It has led to relaxation and removal of old restrictions on doing business that will gradually yield benefits, but it has failed so far to deliver much in terms of foreign direct investment (FDI) in manufacturing industry, and there is little evidence of jobs being created.
Extravagant claims have been made by Modi and other leading ministers and officials about the campaign’s impact, some alleging it has generated FDI growth of over 40%. A Business Standard analysis however has argued that the real figure is far lower and, I would add, cannot be attributed in any significant way to the campaign because of the lead time on projects.
In a way, the campaign symbolises both the success and shortcomings of Modi’s first two years. He was also a strong brand when he was sworn as the leader that India needed to revamp the way the country is run and revive the economy.
But neither he nor his pet campaign have delivered what was expected, both failing especially to revive India’s job market that needs to absorb 1m new entrants every month – that’s more than the population of Belgium or Greece every year.
The question now is whether he can drive through change, with programmes and reforms that could transform the way that India is run, by the time of the next general election in 2019. So far, there have been far too many high profile announcements with few tangible results, typified by the billions of dollar unrealised projects that Modi has announced during high profile foreign trips to some 30 countries (the total last November was over £80bn).
The focus does not now need to be on conventional economic reforms like a long-delayed goods and services tax, nor land acquisition and labour laws that the government has failed to introduce and now says should be introduced by individual states. The time for the services tax was in Modi’s first year in office, when he failed to move fast enough. He then ran into trouble in the Rajya Sabha upper house of parliament, where the BJP does not have a majority, and failed to manage the politics deftly enough to win support from other parties.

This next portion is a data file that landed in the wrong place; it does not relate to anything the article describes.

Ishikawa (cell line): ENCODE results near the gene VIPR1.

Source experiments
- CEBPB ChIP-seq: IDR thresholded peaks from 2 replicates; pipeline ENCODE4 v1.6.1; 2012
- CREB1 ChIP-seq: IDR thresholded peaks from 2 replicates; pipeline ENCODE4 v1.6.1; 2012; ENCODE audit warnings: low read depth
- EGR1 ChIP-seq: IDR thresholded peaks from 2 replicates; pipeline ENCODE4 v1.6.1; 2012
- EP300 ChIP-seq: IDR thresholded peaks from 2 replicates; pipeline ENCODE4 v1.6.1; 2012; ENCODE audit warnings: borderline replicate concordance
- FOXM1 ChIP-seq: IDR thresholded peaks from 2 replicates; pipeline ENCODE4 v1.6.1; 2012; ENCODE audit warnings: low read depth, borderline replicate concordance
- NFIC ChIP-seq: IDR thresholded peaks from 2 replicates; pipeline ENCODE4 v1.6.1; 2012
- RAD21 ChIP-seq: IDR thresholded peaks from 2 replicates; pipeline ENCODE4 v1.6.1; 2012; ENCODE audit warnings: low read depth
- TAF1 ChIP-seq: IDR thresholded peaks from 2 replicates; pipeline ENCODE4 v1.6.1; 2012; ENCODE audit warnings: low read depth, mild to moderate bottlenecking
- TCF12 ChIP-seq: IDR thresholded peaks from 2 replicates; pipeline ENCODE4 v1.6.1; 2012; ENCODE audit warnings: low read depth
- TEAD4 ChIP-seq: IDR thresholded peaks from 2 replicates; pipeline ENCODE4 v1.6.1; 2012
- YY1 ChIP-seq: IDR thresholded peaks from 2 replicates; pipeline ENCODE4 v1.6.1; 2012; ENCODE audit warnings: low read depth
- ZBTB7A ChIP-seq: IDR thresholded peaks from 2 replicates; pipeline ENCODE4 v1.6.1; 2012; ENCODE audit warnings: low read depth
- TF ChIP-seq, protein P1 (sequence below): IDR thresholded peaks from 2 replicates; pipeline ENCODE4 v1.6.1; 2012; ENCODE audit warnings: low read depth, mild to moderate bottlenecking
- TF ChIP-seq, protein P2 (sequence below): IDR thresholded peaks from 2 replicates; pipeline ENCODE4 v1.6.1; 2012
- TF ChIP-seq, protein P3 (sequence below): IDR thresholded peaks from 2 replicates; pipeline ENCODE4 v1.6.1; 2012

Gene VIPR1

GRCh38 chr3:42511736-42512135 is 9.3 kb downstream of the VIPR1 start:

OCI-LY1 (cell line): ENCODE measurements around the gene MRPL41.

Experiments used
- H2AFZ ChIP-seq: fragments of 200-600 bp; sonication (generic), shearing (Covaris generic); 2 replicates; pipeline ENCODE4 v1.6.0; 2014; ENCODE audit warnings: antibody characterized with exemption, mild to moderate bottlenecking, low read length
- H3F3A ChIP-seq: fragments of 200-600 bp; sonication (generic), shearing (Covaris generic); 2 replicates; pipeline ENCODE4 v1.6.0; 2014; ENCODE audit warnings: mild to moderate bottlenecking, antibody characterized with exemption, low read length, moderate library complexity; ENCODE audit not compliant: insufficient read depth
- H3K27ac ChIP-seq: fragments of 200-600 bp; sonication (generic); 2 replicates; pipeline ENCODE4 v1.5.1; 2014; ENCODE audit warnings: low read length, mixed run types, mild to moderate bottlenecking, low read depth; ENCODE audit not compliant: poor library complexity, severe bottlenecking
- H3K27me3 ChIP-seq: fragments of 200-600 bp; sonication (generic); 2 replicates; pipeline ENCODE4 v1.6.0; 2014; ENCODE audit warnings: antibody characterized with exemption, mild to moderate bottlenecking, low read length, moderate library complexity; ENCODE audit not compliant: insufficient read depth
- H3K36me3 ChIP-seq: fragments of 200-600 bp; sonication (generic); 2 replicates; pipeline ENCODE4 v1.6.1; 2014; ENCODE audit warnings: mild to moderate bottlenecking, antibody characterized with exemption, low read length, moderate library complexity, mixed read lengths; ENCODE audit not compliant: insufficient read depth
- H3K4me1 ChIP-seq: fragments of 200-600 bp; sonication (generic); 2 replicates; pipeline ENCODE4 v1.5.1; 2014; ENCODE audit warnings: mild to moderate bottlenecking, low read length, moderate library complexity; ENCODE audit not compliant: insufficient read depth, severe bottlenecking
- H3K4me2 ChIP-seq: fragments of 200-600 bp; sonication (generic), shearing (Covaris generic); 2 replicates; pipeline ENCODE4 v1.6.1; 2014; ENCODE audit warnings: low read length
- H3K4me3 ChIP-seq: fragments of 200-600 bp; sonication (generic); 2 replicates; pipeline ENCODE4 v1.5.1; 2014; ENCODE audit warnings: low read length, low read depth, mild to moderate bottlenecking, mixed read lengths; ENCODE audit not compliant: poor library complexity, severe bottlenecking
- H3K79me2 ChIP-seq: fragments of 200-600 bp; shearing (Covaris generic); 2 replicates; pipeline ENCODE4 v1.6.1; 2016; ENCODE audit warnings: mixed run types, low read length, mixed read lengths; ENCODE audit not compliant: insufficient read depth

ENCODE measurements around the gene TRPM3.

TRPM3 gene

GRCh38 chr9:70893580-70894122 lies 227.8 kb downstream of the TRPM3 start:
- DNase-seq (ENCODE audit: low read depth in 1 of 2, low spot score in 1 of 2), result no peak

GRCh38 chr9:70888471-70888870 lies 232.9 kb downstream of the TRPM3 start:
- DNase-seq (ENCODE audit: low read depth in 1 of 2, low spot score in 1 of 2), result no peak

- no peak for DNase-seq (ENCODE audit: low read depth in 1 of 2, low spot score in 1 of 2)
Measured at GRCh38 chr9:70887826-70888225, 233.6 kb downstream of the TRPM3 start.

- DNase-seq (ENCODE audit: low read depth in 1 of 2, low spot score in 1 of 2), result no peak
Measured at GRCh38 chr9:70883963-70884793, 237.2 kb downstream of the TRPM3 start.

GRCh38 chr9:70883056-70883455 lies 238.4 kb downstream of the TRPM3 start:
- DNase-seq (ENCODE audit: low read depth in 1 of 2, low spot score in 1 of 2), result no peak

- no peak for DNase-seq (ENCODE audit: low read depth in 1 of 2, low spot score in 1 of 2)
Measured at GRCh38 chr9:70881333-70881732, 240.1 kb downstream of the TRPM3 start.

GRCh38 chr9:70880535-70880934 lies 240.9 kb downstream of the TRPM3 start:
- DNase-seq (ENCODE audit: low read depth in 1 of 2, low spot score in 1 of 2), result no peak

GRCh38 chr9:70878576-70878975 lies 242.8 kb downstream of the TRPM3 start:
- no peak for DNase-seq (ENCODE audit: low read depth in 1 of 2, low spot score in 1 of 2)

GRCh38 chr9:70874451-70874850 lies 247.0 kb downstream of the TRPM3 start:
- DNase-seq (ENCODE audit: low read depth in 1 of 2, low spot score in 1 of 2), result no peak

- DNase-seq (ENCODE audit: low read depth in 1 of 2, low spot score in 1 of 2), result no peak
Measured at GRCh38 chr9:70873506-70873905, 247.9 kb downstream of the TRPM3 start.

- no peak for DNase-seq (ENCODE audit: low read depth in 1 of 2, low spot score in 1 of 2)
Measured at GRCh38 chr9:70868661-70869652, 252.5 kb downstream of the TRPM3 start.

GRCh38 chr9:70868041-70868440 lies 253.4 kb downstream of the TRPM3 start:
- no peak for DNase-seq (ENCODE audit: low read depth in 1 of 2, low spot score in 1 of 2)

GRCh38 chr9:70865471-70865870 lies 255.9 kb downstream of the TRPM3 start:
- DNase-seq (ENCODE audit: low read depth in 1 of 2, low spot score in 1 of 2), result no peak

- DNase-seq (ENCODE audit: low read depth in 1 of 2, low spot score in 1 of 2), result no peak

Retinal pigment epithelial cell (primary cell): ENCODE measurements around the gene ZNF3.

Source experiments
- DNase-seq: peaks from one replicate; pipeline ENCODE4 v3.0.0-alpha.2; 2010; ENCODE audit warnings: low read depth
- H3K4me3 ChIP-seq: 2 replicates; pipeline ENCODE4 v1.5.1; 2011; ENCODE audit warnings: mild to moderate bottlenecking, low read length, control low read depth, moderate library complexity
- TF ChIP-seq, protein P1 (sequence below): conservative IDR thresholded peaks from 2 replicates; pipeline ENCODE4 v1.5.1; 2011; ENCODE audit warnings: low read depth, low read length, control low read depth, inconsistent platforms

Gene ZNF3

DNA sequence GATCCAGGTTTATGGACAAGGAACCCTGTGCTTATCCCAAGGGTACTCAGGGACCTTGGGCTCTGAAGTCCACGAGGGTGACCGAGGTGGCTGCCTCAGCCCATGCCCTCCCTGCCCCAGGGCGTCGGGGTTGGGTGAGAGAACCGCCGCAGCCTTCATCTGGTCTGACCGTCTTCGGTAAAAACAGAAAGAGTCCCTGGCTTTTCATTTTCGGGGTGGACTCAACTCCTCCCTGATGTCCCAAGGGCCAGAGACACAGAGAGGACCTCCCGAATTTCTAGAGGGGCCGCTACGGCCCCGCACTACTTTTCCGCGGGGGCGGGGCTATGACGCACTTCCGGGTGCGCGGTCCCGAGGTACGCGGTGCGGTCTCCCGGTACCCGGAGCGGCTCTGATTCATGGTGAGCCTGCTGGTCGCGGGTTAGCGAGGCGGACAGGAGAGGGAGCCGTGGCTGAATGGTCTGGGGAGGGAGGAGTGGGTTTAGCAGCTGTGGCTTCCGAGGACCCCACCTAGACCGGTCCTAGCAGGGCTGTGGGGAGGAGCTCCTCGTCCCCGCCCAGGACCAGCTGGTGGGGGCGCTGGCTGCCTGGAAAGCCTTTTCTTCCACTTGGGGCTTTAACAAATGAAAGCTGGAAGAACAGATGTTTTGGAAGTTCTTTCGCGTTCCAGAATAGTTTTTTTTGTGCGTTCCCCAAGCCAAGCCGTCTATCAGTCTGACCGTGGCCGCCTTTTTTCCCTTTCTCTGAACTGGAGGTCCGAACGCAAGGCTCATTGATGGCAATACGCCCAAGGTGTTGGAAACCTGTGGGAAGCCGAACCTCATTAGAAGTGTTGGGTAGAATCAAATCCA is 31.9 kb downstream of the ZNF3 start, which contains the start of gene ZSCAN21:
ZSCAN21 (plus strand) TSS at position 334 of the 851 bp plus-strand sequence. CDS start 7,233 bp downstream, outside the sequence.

He has managed to have bills passed in areas like coal mining, insurance, real estate, and bankruptcy, and has adopted the previous government’s highly successful Aadhaar electronic identity scheme that opens up a wide range of facilities, especially for the poor. He has also managed to reduce corruption, though mostly only at the top levels of the central government.
More important now are programmes that could actually change the way that India works. In addition to Make in India, they include financial inclusion, Digital India for what is described as a “digitally empowered society and knowledge economy”, Swachh Bharat that includes Clean India and provision of toilets, and Skill India and Start-up India that are aimed at providing jobs and encouraging young entrepreneurs. Others include a mis-named plan for Smart Cities that mostly involves providing basic services and amenities that are regarded as automatic in developed countries.
These schemes help to bring focus to what the government wants to achieve but they need far more drive than they have been getting to ensure that individual states take up the challenge and that, for example, there is water and chemicals for toilets, electricity and internet for computer installations, and that financial inclusion involves active banking by the poor.
India is a slow-moving and complex society and is resistant to change. Modi said when he was elected that he needed ten years to transform India, but the electorate will expect evidence of change in three years’ time – and that is why a ministerial reshuffle is needed.